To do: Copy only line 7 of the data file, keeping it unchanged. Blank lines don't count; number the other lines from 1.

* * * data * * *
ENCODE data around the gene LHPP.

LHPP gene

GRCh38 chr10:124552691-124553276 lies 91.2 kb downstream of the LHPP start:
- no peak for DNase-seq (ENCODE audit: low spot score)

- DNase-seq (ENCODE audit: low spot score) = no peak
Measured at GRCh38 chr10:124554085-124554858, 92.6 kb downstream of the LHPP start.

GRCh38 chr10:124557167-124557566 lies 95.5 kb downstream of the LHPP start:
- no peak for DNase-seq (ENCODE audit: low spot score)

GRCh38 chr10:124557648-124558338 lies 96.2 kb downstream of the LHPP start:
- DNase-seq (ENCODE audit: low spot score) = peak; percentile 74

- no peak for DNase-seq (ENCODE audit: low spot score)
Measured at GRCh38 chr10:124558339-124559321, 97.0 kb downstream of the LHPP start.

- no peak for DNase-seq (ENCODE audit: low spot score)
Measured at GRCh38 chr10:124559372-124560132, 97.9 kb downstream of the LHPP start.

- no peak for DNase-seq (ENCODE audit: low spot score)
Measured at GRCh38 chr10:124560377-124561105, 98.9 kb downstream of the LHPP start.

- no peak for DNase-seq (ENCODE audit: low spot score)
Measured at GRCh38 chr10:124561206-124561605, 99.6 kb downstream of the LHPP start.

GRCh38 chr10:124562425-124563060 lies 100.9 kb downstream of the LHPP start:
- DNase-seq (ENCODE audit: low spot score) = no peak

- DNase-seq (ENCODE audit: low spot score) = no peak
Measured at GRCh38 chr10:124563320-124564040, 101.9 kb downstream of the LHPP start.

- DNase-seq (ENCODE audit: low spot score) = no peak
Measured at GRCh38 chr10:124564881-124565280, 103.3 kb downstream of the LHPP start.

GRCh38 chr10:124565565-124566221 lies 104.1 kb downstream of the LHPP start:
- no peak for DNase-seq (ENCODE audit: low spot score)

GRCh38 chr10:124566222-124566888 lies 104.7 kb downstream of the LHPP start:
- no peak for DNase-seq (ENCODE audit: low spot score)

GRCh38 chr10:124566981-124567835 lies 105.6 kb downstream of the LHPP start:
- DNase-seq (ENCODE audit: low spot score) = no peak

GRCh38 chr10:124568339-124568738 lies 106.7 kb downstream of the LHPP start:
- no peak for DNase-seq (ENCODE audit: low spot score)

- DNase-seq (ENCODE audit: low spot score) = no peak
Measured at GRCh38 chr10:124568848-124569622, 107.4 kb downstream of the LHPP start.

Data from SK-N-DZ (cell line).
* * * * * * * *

GRCh38 chr10:124557167-124557566 lies 95.5 kb downstream of the LHPP start: